- Simon, Joshua D., et al.
Variable Sodium Absorption in a Low-extinction Type Ia Supernova
Ingår i: Astrophysical Journal. - 0004-637X .- 1538-4357. ; 702, s. 1157-1170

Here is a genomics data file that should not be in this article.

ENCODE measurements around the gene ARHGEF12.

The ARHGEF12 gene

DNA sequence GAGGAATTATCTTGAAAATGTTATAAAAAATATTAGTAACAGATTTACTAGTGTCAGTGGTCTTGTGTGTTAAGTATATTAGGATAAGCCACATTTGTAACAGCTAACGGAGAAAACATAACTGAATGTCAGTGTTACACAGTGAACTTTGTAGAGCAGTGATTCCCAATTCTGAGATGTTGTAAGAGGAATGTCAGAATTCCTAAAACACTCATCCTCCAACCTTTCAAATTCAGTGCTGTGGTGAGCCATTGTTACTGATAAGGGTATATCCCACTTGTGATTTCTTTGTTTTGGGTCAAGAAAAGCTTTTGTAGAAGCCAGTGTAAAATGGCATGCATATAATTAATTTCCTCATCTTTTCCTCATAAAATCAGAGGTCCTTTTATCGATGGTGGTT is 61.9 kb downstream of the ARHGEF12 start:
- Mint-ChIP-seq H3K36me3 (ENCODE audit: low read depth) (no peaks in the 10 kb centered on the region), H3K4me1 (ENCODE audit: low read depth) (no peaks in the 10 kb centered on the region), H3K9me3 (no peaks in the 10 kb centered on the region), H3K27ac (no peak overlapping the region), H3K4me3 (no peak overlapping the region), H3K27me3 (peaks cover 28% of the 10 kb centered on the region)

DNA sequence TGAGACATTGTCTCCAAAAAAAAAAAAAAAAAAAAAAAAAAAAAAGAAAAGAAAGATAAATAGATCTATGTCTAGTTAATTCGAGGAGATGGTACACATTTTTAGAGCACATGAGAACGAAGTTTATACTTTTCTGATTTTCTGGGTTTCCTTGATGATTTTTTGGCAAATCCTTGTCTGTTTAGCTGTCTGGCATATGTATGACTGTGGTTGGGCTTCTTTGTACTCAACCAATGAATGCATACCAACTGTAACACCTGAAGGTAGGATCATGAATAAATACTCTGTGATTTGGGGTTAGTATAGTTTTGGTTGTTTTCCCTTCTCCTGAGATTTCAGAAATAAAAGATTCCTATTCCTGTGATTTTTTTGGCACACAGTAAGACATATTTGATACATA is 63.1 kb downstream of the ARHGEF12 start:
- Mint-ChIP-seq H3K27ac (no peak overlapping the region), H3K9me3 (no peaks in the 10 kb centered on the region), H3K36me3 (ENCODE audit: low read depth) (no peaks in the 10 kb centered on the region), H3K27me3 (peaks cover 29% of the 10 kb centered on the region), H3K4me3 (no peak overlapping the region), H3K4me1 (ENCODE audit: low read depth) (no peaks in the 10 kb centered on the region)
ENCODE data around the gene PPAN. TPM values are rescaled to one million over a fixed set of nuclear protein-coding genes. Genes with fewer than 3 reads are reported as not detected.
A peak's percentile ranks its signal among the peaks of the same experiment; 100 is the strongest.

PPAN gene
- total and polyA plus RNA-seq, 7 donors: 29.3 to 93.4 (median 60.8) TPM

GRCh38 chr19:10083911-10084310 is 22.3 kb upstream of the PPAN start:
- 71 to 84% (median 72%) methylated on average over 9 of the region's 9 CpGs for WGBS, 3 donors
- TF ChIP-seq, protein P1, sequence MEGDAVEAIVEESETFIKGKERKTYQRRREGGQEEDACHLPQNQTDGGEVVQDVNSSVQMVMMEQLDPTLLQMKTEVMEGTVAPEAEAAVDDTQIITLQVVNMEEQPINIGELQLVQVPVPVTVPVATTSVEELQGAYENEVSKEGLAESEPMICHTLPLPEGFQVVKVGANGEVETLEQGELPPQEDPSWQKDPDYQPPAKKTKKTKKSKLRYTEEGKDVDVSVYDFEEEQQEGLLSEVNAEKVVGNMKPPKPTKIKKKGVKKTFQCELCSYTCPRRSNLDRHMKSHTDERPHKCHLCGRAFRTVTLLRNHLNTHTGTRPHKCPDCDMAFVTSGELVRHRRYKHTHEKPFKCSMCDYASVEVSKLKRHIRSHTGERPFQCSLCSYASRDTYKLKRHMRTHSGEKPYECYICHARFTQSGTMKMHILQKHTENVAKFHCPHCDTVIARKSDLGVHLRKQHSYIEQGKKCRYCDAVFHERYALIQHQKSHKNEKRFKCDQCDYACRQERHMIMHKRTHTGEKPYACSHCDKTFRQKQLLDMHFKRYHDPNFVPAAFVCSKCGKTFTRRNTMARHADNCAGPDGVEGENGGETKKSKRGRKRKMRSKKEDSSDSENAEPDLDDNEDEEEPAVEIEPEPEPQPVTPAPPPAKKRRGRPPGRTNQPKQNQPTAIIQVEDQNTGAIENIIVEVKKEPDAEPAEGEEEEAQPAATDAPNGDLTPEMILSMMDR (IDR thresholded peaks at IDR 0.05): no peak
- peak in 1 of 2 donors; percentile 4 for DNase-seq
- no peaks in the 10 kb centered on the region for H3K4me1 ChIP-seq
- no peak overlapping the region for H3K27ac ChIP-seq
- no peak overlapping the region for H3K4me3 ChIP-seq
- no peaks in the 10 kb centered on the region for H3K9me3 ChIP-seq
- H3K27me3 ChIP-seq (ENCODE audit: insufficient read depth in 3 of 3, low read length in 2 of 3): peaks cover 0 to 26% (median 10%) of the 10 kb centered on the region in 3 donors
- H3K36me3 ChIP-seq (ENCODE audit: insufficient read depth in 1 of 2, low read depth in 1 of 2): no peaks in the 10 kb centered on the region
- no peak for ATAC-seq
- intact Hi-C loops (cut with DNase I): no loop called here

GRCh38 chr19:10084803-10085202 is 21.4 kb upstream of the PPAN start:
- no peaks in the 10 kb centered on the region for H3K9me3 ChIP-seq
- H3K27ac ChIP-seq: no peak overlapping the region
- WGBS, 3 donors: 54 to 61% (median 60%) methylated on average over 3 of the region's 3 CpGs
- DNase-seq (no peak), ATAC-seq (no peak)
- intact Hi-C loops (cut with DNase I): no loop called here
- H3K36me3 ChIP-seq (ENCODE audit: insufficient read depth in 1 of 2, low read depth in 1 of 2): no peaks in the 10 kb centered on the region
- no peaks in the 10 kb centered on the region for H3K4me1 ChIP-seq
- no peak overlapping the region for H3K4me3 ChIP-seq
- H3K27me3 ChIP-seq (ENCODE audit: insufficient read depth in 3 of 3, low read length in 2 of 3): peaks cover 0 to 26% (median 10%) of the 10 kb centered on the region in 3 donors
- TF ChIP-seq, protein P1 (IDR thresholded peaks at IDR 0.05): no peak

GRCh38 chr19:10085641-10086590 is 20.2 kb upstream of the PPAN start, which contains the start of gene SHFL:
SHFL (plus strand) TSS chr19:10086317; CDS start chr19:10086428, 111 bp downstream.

- Recent observations have revealed that some Type Ia supernovae exhibit narrow, time-variable Na I D absorption features. The origin of the absorbing material is controversial, but it may suggest the presence of circumstellar gas in the progenitor system prior to the explosion, with significant implications for the nature of the supernova (SN) progenitors. We present the third detection of such variable absorption, based on six epochs of high-resolution spectroscopy of the Type Ia supernova SN 2007le from the Keck I Telescope and the Hobby-Eberly Telescope. The data span a time frame of approximately three months, from 5 days before maximum light to 90 days after maximum. We find that one component of the Na I D absorption lines strengthened significantly with time, indicating a total column density increase of ~2.5 × 1012 cm-2. The data limit the typical timescale for the variability to be more than 2 days but less than 10 days. The changes appear to be most prominent after maximum light rather than at earlier times when the ultraviolet flux from the SN peaks. As with SN 2006X, we detect no change in the Ca II H and K absorption lines over the same time period, rendering line-of-sight effects improbable and suggesting a circumstellar origin for the absorbing material. Unlike the previous two supernovae exhibiting variable absorption, SN 2007le is not highly reddened (E B - V = 0.27 mag), also pointing toward circumstellar rather than interstellar absorption. Photoionization calculations show that the data are consistent with a dense (107 cm-3) cloud or clouds of gas located ~0.1 pc (3 × 1017 cm) from the explosion. These results broadly support the single-degenerate scenario previously proposed to explain the variable absorption, with mass loss from a nondegenerate companion star responsible for providing the circumstellar gas. We also present possible evidence for narrow Hα emission associated with the SN, which will require deep imaging and spectroscopy at late times to confirm. Some of the data presented herein were obtained at the W. M. Keck Observatory, which is operated as a scientific partnership among the California Institute of Technology, the University of California, and NASA. The Observatory was made possible by the generous financial support of the W. M. Keck Foundation. Based in part on observations obtained with the Hobby-Eberly Telescope, which is a joint project of the University of Texas at Austin, the Pennsylvania State University, Stanford University, Ludwig-Maximilians-Universität München, and Georg-August-Universität Göttingen.